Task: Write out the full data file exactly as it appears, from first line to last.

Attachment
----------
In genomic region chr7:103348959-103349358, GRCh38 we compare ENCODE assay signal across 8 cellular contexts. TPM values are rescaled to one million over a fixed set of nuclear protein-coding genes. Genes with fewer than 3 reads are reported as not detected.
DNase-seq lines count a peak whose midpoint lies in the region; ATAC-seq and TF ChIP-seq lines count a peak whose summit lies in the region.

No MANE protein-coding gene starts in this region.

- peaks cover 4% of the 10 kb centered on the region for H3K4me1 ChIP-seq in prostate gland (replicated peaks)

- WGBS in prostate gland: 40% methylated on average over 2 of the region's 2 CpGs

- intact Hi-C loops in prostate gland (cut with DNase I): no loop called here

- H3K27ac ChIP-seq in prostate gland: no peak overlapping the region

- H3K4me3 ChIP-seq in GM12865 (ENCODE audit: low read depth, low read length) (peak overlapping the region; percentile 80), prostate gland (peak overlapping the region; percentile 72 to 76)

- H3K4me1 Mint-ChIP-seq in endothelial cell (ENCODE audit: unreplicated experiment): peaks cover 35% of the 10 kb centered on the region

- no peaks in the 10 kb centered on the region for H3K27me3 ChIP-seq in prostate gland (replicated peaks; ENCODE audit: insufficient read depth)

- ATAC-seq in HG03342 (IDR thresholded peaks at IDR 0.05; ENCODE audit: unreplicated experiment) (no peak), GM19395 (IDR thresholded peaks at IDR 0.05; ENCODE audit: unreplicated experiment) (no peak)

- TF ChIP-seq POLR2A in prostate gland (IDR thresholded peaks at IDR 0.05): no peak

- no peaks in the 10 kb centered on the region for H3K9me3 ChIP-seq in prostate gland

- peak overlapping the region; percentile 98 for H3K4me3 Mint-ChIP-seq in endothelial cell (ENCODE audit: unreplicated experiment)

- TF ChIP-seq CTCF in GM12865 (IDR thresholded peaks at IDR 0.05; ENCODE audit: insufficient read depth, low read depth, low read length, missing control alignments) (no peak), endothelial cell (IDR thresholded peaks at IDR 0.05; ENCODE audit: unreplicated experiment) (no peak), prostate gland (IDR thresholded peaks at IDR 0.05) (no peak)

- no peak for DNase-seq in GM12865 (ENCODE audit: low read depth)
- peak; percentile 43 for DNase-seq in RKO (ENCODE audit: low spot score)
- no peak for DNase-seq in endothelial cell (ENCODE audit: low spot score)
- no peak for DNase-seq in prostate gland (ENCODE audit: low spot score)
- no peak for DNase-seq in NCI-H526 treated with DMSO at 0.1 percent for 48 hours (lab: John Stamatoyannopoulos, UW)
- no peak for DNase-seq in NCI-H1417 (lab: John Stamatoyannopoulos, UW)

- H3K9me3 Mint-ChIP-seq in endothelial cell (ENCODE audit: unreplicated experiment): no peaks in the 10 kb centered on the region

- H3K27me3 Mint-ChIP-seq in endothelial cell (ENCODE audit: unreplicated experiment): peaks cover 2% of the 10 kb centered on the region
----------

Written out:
In genomic region chr7:103348959-103349358, GRCh38 we compare ENCODE assay signal across 8 cellular contexts. TPM values are rescaled to one million over a fixed set of nuclear protein-coding genes. Genes with fewer than 3 reads are reported as not detected.
DNase-seq lines count a peak whose midpoint lies in the region; ATAC-seq and TF ChIP-seq lines count a peak whose summit lies in the region.

No MANE protein-coding gene starts in this region.

- peaks cover 4% of the 10 kb centered on the region for H3K4me1 ChIP-seq in prostate gland (replicated peaks)

- WGBS in prostate gland: 40% methylated on average over 2 of the region's 2 CpGs

- intact Hi-C loops in prostate gland (cut with DNase I): no loop called here

- H3K27ac ChIP-seq in prostate gland: no peak overlapping the region

- H3K4me3 ChIP-seq in GM12865 (ENCODE audit: low read depth, low read length) (peak overlapping the region; percentile 80), prostate gland (peak overlapping the region; percentile 72 to 76)

- H3K4me1 Mint-ChIP-seq in endothelial cell (ENCODE audit: unreplicated experiment): peaks cover 35% of the 10 kb centered on the region

- no peaks in the 10 kb centered on the region for H3K27me3 ChIP-seq in prostate gland (replicated peaks; ENCODE audit: insufficient read depth)

- ATAC-seq in HG03342 (IDR thresholded peaks at IDR 0.05; ENCODE audit: unreplicated experiment) (no peak), GM19395 (IDR thresholded peaks at IDR 0.05; ENCODE audit: unreplicated experiment) (no peak)

- TF ChIP-seq POLR2A in prostate gland (IDR thresholded peaks at IDR 0.05): no peak

- no peaks in the 10 kb centered on the region for H3K9me3 ChIP-seq in prostate gland

- peak overlapping the region; percentile 98 for H3K4me3 Mint-ChIP-seq in endothelial cell (ENCODE audit: unreplicated experiment)

- TF ChIP-seq CTCF in GM12865 (IDR thresholded peaks at IDR 0.05; ENCODE audit: insufficient read depth, low read depth, low read length, missing control alignments) (no peak), endothelial cell (IDR thresholded peaks at IDR 0.05; ENCODE audit: unreplicated experiment) (no peak), prostate gland (IDR thresholded peaks at IDR 0.05) (no peak)

- no peak for DNase-seq in GM12865 (ENCODE audit: low read depth)
- peak; percentile 43 for DNase-seq in RKO (ENCODE audit: low spot score)
- no peak for DNase-seq in endothelial cell (ENCODE audit: low spot score)
- no peak for DNase-seq in prostate gland (ENCODE audit: low spot score)
- no peak for DNase-seq in NCI-H526 treated with DMSO at 0.1 percent for 48 hours (lab: John Stamatoyannopoulos, UW)
- no peak for DNase-seq in NCI-H1417 (lab: John Stamatoyannopoulos, UW)

- H3K9me3 Mint-ChIP-seq in endothelial cell (ENCODE audit: unreplicated experiment): no peaks in the 10 kb centered on the region

- H3K27me3 Mint-ChIP-seq in endothelial cell (ENCODE audit: unreplicated experiment): peaks cover 2% of the 10 kb centered on the region